After all of this lazing about the pousada and doing pleasingly mundane things, we finally got our act together and went on a bike excursion one day. We were so glad we brought the baby backpack. We HIGHLY recommend one of these for people who want to travel and be active with little kids (ours is made by Osprey).
 The trip took us mostly down dirt roads and along the coast, but one section took us across this marshy area with a boardwalk.

Along the way, we stopped for ice cream and ate it in this tree (partially to steer clear of the ants, and partially because Annie had never climbed a tree before).

We also happened upon several mango trees so productive that people had just given up on collecting all the fruit. Needless to say, we took serious advantage of the locals' disinterest in them. Besides stuffing our faces along the way, we brought back about 4 kilos' worth.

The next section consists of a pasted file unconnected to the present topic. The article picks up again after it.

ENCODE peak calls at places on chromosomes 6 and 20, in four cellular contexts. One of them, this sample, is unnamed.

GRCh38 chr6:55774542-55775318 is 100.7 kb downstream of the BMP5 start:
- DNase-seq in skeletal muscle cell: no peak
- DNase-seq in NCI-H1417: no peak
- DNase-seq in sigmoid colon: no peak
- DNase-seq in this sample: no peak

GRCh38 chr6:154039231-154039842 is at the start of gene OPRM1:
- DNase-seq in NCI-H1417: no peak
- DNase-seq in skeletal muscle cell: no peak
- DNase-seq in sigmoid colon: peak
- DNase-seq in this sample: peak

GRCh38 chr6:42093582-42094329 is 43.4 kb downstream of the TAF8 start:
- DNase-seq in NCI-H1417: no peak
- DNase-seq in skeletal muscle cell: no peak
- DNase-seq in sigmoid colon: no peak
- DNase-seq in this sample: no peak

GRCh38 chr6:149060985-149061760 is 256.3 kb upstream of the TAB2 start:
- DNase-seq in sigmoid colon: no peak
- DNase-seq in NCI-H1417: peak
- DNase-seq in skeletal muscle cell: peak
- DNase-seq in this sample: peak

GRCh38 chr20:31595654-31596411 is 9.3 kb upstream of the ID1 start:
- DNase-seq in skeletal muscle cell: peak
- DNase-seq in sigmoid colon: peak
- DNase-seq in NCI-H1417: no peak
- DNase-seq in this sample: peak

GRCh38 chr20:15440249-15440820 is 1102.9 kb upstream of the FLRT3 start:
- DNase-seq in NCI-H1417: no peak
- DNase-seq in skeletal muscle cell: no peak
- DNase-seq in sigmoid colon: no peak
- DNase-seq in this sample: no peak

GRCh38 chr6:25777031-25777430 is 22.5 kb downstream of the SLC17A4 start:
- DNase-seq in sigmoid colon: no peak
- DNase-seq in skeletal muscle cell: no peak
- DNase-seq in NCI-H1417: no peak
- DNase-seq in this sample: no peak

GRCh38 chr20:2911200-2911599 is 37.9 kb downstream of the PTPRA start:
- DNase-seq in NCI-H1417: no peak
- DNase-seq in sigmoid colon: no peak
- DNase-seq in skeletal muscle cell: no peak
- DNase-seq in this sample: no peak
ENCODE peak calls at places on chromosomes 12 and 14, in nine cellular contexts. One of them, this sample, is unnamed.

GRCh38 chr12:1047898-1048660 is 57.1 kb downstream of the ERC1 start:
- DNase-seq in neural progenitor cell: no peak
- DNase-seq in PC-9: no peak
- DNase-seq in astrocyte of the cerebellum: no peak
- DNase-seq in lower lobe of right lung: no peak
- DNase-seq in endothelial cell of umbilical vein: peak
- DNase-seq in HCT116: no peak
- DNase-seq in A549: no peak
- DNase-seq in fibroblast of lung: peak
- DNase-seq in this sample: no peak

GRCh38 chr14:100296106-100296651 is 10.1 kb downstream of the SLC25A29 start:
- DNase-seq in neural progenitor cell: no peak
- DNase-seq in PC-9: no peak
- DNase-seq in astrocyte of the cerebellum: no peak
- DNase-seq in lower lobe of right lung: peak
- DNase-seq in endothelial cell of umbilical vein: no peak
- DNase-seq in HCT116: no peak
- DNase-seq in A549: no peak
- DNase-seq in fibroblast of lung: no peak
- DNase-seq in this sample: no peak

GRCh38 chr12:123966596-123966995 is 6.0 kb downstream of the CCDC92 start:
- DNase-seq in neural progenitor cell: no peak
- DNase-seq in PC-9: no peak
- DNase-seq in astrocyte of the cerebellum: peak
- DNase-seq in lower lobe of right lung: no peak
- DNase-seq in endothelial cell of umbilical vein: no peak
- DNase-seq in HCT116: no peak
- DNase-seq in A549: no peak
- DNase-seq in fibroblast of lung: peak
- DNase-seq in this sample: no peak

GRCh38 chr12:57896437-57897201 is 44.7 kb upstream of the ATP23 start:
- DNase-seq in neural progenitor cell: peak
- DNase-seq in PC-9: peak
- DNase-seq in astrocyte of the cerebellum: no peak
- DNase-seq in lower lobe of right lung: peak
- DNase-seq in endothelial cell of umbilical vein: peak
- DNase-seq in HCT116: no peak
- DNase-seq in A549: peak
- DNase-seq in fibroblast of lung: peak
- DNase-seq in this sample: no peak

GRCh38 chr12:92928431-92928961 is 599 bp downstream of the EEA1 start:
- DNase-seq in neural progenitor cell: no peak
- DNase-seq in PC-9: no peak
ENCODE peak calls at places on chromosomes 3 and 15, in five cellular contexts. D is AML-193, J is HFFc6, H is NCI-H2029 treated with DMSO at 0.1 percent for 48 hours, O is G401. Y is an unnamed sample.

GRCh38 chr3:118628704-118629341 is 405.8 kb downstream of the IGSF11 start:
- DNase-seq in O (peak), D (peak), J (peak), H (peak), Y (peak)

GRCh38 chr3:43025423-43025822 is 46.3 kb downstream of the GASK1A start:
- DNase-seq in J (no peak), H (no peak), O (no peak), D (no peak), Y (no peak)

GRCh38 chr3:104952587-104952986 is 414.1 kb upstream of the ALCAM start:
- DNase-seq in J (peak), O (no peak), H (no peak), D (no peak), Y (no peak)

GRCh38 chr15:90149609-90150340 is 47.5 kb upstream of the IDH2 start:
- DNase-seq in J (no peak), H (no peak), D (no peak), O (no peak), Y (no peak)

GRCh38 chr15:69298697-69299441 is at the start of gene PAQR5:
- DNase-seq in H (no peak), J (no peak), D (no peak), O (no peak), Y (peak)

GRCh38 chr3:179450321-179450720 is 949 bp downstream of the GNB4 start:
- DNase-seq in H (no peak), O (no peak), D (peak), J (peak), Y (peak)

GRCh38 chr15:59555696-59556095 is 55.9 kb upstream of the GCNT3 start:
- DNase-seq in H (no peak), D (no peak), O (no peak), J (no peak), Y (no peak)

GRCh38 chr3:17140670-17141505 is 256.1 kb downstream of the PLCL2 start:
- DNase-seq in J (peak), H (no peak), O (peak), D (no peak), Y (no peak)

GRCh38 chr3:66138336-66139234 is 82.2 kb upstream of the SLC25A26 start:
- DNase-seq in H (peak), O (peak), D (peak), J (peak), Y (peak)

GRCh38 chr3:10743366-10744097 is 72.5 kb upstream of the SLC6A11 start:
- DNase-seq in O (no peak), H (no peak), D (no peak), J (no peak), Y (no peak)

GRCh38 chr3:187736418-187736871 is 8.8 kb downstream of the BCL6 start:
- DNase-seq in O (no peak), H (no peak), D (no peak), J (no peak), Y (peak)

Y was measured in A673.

...All of which just goes to show, whoever said that you can't have a relaxing vacation with a baby along was full of hooey.

Stay tuned for vacation installment number two, where the intrepid explorers frolic about in a mangrove forest and meet all kinds of local wildlife!

Sunday, May 13, 2012

Not a whole lot has been going on here this week, at least in terms of family excitement. The exception would be the number of incredibly cute small animal moments. And, ostensibly in honor of Mother's day, here a bunch of pictures of some of our favorite small animals, and the banjo of course.